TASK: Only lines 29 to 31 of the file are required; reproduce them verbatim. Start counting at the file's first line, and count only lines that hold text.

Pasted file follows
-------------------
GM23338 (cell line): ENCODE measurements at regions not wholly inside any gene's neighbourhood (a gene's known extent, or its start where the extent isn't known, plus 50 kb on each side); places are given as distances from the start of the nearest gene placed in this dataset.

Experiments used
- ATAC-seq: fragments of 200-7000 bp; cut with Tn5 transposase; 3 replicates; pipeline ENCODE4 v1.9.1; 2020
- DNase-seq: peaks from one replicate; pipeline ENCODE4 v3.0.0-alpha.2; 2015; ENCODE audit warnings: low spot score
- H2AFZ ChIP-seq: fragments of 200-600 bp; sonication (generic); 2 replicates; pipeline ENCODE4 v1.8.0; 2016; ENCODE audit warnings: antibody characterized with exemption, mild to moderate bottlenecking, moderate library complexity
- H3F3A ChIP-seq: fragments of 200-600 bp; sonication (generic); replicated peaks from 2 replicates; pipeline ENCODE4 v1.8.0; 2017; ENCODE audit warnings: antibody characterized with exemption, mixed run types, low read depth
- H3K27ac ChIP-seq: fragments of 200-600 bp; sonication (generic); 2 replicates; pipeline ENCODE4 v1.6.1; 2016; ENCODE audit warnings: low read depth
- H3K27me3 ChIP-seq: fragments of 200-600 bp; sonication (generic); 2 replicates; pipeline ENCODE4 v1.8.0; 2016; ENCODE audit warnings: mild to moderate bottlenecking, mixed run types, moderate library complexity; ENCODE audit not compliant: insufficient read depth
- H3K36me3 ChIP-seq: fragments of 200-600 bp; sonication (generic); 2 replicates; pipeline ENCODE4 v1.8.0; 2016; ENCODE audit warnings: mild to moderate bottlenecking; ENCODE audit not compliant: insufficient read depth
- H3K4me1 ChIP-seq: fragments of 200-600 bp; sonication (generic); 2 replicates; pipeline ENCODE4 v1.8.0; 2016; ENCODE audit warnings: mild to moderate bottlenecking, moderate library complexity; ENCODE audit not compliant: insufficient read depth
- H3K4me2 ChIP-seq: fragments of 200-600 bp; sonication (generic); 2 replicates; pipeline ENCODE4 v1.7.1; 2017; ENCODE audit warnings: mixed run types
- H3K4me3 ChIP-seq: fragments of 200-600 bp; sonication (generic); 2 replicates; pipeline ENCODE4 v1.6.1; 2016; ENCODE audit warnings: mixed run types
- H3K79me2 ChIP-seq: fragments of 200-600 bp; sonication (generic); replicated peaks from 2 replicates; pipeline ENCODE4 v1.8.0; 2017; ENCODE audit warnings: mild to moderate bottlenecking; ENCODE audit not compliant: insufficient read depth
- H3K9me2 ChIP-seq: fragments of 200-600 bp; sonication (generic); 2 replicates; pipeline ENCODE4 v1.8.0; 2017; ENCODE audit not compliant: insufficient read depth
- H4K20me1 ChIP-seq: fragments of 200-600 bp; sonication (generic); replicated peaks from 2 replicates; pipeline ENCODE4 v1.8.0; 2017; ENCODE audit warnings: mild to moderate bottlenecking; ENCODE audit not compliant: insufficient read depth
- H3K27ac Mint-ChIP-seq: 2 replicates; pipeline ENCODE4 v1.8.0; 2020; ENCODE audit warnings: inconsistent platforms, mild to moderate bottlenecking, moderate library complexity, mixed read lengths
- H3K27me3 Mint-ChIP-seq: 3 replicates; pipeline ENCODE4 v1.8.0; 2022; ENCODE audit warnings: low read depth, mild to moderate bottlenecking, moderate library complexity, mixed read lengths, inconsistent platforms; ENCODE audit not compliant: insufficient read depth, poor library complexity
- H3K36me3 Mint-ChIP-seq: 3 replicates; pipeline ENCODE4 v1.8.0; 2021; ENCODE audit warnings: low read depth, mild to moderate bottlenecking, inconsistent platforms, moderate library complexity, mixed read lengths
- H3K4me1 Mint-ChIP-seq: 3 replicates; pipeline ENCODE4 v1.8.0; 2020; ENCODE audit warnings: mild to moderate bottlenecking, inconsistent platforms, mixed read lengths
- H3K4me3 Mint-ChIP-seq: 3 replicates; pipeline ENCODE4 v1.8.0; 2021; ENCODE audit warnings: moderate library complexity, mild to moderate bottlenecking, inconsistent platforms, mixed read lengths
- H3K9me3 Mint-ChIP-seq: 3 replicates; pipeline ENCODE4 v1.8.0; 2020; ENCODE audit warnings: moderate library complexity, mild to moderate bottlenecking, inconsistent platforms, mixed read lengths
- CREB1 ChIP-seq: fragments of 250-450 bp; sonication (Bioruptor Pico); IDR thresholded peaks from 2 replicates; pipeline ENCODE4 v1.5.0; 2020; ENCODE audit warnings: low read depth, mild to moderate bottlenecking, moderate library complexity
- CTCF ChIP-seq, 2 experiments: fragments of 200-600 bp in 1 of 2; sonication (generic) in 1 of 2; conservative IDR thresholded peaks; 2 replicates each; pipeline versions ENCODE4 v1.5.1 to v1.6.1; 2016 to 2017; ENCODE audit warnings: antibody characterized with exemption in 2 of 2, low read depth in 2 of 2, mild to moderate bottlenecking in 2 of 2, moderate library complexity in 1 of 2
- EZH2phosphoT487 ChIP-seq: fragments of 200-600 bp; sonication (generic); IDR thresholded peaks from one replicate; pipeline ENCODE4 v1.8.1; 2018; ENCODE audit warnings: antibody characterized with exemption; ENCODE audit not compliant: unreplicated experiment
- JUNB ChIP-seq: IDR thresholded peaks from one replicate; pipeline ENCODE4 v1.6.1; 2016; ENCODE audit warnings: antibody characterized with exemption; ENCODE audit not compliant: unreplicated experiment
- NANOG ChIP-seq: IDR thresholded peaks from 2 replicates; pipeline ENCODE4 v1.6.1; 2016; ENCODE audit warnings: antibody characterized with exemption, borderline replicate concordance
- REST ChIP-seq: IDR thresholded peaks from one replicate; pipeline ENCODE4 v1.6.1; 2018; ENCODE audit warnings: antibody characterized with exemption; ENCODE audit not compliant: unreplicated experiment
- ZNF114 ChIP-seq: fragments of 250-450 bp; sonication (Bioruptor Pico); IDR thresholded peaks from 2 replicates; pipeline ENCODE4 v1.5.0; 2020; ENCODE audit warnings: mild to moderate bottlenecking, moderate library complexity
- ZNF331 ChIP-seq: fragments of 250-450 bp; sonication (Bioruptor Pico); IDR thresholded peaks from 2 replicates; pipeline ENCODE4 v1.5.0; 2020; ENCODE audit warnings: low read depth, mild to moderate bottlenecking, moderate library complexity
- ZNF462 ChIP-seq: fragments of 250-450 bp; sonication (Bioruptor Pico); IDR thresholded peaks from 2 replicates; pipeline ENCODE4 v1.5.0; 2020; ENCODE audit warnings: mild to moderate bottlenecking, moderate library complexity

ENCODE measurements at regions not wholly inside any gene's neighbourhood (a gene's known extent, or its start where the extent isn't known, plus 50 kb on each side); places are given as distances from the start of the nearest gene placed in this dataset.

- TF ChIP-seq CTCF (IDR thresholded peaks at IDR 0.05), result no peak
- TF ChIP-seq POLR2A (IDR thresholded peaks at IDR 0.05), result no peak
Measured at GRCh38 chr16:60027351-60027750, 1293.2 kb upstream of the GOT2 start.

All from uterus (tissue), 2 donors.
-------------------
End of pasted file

- ZNF331 ChIP-seq: fragments of 250-450 bp; sonication (Bioruptor Pico); IDR thresholded peaks from 2 replicates; pipeline ENCODE4 v1.5.0; 2020; ENCODE audit warnings: low read depth, mild to moderate bottlenecking, moderate library complexity
- ZNF462 ChIP-seq: fragments of 250-450 bp; sonication (Bioruptor Pico); IDR thresholded peaks from 2 replicates; pipeline ENCODE4 v1.5.0; 2020; ENCODE audit warnings: mild to moderate bottlenecking, moderate library complexity

ENCODE measurements at regions not wholly inside any gene's neighbourhood (a gene's known extent, or its start where the extent isn't known, plus 50 kb on each side); places are given as distances from the start of the nearest gene placed in this dataset.